Alumni Spotlight: Danielle Parenteau-Decker

Thursday, May 21, 2020
Danielle Parenteau-Decker

By Rebecca Schupp

Danielle Parenteau-Decker grew up reading the Los Angeles Times but she never imagined that her first full-time job after receiving her graduate degree from UC Berkeley would be for the venerable newspaper. Joining the publication was like a dream come true for her.

Now, after two years as a copy editor there, she is ready to move back to the Bay Area to become the new managing editor of the Richmond Pulse, a community news and media outlet in the East Bay city.

The 28-year-old journalist graduated from San Francisco State University with a bachelor’s degree in journalism in 2015. Parenteau-Decker thought she wanted to go straight into the workforce, but when she was applying for jobs during her senior year, she also started reading about grad programs and decided to enroll in UC Berkeley’s Graduate School of Journalism.

As she was getting ready to graduate she applied for the Metpro fellowship at the Los Angeles Times in 2017, which ended up converting into a full-time position in 2019.

The fellowship is a two-year training program to teach journalists different disciplines across the newsroom. After a few weeks of initial training, each fellow gets placed in the department they applied for.

One thing Parenteau-Decker will always remember about her time at the newspaper was the formation of the LA Times Guild. In October journalists ratified the first collective bargaining agreement in the newsroom’s 138-year history.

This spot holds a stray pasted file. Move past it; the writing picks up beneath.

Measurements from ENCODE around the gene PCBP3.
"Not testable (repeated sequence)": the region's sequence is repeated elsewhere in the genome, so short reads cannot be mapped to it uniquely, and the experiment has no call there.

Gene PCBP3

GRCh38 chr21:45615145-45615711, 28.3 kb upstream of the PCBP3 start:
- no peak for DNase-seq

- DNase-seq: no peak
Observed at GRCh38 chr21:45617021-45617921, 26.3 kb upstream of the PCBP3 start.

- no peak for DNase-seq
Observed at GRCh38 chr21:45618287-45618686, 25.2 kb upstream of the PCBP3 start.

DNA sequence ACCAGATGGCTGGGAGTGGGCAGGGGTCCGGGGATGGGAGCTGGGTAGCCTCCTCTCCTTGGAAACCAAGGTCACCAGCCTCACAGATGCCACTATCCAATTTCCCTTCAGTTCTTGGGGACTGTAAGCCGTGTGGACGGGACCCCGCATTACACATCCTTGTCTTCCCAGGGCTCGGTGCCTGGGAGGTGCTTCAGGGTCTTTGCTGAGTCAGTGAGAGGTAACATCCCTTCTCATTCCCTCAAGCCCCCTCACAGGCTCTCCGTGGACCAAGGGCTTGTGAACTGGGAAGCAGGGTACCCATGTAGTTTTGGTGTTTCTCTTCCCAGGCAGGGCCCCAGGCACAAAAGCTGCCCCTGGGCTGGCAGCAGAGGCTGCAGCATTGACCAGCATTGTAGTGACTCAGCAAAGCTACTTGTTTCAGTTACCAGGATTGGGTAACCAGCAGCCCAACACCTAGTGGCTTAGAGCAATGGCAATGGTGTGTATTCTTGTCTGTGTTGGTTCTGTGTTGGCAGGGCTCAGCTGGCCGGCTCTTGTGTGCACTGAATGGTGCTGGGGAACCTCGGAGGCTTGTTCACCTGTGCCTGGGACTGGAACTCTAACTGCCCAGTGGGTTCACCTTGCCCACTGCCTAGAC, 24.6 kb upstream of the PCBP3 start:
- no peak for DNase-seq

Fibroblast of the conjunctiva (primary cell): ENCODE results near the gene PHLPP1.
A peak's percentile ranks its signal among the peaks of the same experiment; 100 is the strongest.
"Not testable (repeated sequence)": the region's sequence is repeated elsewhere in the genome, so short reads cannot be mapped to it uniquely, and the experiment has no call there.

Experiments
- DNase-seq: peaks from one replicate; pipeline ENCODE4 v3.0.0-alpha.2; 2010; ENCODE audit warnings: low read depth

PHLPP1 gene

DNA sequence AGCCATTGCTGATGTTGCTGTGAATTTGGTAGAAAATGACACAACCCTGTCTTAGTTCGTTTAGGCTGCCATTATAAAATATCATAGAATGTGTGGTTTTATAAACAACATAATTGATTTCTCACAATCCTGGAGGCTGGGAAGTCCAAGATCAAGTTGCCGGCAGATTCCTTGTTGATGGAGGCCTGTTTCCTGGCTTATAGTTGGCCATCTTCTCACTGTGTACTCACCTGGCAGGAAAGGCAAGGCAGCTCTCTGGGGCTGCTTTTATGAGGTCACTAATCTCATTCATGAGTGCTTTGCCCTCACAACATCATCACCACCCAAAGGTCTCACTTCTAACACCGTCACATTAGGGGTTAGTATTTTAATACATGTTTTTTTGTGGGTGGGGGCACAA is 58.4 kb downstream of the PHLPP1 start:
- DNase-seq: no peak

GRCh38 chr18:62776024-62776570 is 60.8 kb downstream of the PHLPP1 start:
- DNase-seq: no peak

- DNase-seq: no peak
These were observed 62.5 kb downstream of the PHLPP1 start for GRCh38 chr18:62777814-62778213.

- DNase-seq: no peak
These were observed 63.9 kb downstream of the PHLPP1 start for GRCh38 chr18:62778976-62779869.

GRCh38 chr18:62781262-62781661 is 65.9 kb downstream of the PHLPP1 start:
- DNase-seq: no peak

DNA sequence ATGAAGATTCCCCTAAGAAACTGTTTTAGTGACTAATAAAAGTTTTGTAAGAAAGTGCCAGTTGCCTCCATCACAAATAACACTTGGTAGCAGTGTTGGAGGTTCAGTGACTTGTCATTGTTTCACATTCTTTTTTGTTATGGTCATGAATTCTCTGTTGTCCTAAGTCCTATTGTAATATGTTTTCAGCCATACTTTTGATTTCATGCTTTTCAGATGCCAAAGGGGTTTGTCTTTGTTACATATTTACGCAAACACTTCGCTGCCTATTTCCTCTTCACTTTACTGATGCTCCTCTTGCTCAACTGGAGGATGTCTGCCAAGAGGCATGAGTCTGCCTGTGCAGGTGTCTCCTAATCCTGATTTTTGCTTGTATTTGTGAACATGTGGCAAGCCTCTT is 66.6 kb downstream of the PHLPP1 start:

Parenteau-Decker was first exposed to a newspaper guild in 2014, when she interned with Bay News Rising, a project of the Pacific Media Workers Guild. While there, she published a moving essay about her family’s experience with poverty. At the time, she and her mother lived in a 100-square-foot single-room occupancy hotel room in downtown San Francisco and got by on about $14,000 per year.

In the article, she said that she always pushed herself in school because she knew an education was the most likely way she could pull her family out of poverty. She wanted to help break the stereotype that being poor means something is wrong with you.

“I chose journalism,” she said, “because I wanted to be able to give a voice to other people out there who are feeling like nobody cares about them, nobody understands their struggles or what they're going through.“

Now, Parenteau-Decker is making around $60,000 a year and is the sole provider for herself and her mother, who lives with her. She looks forward to moving back to the Bay Area with her mother to continue her career.

Her story shows that anything is possible if you work hard and don’t let stereotypes stop you from being successful and achieving your goals.